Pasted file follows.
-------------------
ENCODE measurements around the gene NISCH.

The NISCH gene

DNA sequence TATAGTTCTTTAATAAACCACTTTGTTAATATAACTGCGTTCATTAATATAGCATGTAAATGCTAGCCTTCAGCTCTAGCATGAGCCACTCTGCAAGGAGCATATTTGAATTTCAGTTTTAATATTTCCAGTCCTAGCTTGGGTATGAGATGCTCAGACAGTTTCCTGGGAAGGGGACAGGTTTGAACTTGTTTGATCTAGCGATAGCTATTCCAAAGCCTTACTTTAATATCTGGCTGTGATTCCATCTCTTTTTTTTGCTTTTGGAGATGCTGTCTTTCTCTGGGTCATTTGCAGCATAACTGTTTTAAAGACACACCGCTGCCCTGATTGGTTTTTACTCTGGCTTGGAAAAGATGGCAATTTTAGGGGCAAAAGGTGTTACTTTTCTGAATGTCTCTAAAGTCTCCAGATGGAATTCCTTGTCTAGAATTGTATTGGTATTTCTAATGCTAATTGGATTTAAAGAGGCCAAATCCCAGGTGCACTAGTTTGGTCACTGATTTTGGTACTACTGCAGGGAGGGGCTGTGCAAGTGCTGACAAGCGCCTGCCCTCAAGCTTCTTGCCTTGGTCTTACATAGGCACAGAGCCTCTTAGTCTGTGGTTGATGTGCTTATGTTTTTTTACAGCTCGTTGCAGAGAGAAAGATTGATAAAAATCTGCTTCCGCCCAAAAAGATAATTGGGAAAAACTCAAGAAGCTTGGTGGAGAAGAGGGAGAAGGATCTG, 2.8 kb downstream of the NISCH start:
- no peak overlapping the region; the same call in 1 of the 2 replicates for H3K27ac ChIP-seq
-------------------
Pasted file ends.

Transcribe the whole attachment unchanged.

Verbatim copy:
ENCODE measurements around the gene NISCH.

The NISCH gene

DNA sequence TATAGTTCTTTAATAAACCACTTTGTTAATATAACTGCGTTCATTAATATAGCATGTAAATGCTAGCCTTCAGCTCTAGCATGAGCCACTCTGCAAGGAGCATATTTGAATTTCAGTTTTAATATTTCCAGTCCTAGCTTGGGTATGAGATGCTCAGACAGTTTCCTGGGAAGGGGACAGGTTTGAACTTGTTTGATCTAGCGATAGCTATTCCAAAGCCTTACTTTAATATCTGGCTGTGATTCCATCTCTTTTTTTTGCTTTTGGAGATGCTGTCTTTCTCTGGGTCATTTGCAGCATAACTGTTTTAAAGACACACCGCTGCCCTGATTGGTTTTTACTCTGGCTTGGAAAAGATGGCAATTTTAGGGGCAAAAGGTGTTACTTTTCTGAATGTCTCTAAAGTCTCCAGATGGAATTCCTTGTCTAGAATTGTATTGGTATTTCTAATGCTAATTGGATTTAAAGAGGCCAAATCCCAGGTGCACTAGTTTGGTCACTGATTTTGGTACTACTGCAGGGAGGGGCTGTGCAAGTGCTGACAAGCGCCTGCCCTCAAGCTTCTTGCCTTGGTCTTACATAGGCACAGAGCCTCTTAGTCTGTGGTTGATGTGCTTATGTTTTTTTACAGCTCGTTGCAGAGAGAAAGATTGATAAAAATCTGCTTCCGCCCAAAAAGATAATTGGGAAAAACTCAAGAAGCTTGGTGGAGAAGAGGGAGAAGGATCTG, 2.8 kb downstream of the NISCH start:
- no peak overlapping the region; the same call in 1 of the 2 replicates for H3K27ac ChIP-seq